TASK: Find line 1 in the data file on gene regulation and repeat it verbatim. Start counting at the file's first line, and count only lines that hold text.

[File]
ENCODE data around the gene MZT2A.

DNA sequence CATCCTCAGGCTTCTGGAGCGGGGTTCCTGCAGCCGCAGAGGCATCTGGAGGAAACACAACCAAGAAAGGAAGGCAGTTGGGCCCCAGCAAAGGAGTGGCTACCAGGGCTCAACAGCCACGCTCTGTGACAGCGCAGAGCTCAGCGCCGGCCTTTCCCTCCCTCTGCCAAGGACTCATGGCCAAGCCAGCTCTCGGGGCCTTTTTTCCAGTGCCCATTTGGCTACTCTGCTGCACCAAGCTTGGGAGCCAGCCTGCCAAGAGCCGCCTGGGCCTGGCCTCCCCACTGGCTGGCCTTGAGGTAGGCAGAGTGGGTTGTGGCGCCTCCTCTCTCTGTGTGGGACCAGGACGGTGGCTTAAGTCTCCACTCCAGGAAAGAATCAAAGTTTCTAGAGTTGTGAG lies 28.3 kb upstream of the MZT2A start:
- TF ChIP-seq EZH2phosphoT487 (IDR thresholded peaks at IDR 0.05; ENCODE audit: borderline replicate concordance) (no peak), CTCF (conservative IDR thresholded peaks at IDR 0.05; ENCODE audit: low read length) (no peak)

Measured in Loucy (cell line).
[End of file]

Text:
ENCODE data around the gene MZT2A.